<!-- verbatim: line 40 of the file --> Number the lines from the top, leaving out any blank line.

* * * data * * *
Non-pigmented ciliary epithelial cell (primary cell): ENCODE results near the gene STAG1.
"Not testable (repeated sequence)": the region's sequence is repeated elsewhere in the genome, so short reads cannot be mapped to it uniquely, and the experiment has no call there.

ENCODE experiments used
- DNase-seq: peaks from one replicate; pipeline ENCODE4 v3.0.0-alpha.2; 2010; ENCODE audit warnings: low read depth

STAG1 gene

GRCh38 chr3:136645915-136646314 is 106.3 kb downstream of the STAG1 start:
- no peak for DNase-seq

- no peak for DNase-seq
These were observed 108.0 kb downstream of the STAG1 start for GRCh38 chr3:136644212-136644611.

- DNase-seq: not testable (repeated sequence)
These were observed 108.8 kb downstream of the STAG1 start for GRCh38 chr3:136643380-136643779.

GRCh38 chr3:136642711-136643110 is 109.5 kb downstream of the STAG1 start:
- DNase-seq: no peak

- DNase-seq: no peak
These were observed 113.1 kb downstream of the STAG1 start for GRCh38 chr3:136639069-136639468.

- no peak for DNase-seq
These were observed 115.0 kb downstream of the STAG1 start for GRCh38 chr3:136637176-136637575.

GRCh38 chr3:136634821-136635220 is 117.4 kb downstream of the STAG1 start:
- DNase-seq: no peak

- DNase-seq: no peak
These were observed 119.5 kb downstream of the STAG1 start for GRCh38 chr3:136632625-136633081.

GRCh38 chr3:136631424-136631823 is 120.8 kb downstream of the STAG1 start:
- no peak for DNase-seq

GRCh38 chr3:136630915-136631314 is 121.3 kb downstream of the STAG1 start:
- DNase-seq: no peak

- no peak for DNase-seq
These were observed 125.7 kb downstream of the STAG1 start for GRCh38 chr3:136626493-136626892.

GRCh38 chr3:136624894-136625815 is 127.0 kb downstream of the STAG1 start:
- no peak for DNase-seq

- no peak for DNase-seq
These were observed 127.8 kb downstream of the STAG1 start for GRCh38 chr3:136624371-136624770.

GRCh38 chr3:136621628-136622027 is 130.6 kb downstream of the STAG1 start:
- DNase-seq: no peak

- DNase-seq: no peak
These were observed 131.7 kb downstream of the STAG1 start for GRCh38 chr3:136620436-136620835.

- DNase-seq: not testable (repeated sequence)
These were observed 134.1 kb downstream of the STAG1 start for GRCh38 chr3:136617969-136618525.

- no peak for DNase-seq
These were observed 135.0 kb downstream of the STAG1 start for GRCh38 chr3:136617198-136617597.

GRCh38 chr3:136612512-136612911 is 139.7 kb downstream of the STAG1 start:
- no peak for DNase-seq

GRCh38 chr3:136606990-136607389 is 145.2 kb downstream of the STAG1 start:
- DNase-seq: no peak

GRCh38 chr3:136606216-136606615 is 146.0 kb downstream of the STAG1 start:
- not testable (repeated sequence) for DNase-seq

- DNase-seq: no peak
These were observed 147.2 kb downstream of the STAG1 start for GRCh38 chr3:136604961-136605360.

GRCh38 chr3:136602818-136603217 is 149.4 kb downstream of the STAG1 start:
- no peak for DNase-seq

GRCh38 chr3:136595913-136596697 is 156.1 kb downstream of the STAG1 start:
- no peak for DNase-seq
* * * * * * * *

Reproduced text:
GRCh38 chr3:136612512-136612911 is 139.7 kb downstream of the STAG1 start: